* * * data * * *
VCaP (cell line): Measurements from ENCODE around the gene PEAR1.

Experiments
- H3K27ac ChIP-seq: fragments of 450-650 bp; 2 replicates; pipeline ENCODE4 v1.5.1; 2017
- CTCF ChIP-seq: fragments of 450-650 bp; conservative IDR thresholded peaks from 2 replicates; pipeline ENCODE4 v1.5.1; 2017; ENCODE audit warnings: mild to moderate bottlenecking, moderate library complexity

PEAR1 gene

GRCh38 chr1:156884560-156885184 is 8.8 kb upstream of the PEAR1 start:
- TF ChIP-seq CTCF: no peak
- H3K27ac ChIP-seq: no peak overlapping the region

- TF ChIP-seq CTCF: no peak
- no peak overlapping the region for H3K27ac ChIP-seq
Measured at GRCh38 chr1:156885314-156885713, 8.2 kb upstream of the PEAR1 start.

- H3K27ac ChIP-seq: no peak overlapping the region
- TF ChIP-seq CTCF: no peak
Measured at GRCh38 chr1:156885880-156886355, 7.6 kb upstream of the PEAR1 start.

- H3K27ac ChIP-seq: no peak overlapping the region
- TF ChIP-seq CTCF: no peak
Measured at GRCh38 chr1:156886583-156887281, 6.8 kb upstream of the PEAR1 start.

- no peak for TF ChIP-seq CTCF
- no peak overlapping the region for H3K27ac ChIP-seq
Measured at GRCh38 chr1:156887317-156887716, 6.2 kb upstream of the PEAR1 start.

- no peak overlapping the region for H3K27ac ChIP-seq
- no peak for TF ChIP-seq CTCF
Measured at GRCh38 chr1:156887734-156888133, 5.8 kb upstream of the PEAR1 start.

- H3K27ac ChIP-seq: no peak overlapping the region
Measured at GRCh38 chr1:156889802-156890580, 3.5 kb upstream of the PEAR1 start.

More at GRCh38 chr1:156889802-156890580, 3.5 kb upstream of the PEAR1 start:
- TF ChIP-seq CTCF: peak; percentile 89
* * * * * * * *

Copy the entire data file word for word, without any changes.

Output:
VCaP (cell line): Measurements from ENCODE around the gene PEAR1.

Experiments
- H3K27ac ChIP-seq: fragments of 450-650 bp; 2 replicates; pipeline ENCODE4 v1.5.1; 2017
- CTCF ChIP-seq: fragments of 450-650 bp; conservative IDR thresholded peaks from 2 replicates; pipeline ENCODE4 v1.5.1; 2017; ENCODE audit warnings: mild to moderate bottlenecking, moderate library complexity

PEAR1 gene

GRCh38 chr1:156884560-156885184 is 8.8 kb upstream of the PEAR1 start:
- TF ChIP-seq CTCF: no peak
- H3K27ac ChIP-seq: no peak overlapping the region

- TF ChIP-seq CTCF: no peak
- no peak overlapping the region for H3K27ac ChIP-seq
Measured at GRCh38 chr1:156885314-156885713, 8.2 kb upstream of the PEAR1 start.

- H3K27ac ChIP-seq: no peak overlapping the region
- TF ChIP-seq CTCF: no peak
Measured at GRCh38 chr1:156885880-156886355, 7.6 kb upstream of the PEAR1 start.

- H3K27ac ChIP-seq: no peak overlapping the region
- TF ChIP-seq CTCF: no peak
Measured at GRCh38 chr1:156886583-156887281, 6.8 kb upstream of the PEAR1 start.

- no peak for TF ChIP-seq CTCF
- no peak overlapping the region for H3K27ac ChIP-seq
Measured at GRCh38 chr1:156887317-156887716, 6.2 kb upstream of the PEAR1 start.

- no peak overlapping the region for H3K27ac ChIP-seq
- no peak for TF ChIP-seq CTCF
Measured at GRCh38 chr1:156887734-156888133, 5.8 kb upstream of the PEAR1 start.

- H3K27ac ChIP-seq: no peak overlapping the region
Measured at GRCh38 chr1:156889802-156890580, 3.5 kb upstream of the PEAR1 start.

More at GRCh38 chr1:156889802-156890580, 3.5 kb upstream of the PEAR1 start:
- TF ChIP-seq CTCF: peak; percentile 89